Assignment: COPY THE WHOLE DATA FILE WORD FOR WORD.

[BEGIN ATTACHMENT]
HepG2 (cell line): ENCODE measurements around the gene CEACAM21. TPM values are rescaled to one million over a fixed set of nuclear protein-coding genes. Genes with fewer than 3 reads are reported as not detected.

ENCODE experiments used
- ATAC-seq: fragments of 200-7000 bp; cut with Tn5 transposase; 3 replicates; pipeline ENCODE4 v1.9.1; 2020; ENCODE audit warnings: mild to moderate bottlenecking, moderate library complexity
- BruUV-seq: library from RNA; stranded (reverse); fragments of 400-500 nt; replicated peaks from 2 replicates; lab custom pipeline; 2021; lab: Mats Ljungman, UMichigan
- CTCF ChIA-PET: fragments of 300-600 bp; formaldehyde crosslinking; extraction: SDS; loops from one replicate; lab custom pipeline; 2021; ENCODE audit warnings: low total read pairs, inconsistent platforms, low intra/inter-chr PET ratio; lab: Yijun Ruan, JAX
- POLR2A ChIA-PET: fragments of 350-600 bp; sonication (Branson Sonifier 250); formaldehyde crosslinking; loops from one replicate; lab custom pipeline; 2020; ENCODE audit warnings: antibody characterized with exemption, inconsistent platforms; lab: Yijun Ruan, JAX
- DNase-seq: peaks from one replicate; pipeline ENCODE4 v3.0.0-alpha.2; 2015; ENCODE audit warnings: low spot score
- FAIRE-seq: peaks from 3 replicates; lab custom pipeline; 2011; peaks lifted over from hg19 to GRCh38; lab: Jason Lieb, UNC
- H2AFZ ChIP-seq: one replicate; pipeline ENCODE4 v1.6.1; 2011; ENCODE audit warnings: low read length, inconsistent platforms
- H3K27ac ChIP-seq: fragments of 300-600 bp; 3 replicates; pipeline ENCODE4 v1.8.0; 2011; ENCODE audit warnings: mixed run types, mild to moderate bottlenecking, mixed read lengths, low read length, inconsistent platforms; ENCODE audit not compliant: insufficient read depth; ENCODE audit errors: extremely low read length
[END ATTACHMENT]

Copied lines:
HepG2 (cell line): ENCODE measurements around the gene CEACAM21. TPM values are rescaled to one million over a fixed set of nuclear protein-coding genes. Genes with fewer than 3 reads are reported as not detected.

ENCODE experiments used
- ATAC-seq: fragments of 200-7000 bp; cut with Tn5 transposase; 3 replicates; pipeline ENCODE4 v1.9.1; 2020; ENCODE audit warnings: mild to moderate bottlenecking, moderate library complexity
- BruUV-seq: library from RNA; stranded (reverse); fragments of 400-500 nt; replicated peaks from 2 replicates; lab custom pipeline; 2021; lab: Mats Ljungman, UMichigan
- CTCF ChIA-PET: fragments of 300-600 bp; formaldehyde crosslinking; extraction: SDS; loops from one replicate; lab custom pipeline; 2021; ENCODE audit warnings: low total read pairs, inconsistent platforms, low intra/inter-chr PET ratio; lab: Yijun Ruan, JAX
- POLR2A ChIA-PET: fragments of 350-600 bp; sonication (Branson Sonifier 250); formaldehyde crosslinking; loops from one replicate; lab custom pipeline; 2020; ENCODE audit warnings: antibody characterized with exemption, inconsistent platforms; lab: Yijun Ruan, JAX
- DNase-seq: peaks from one replicate; pipeline ENCODE4 v3.0.0-alpha.2; 2015; ENCODE audit warnings: low spot score
- FAIRE-seq: peaks from 3 replicates; lab custom pipeline; 2011; peaks lifted over from hg19 to GRCh38; lab: Jason Lieb, UNC
- H2AFZ ChIP-seq: one replicate; pipeline ENCODE4 v1.6.1; 2011; ENCODE audit warnings: low read length, inconsistent platforms
- H3K27ac ChIP-seq: fragments of 300-600 bp; 3 replicates; pipeline ENCODE4 v1.8.0; 2011; ENCODE audit warnings: mixed run types, mild to moderate bottlenecking, mixed read lengths, low read length, inconsistent platforms; ENCODE audit not compliant: insufficient read depth; ENCODE audit errors: extremely low read length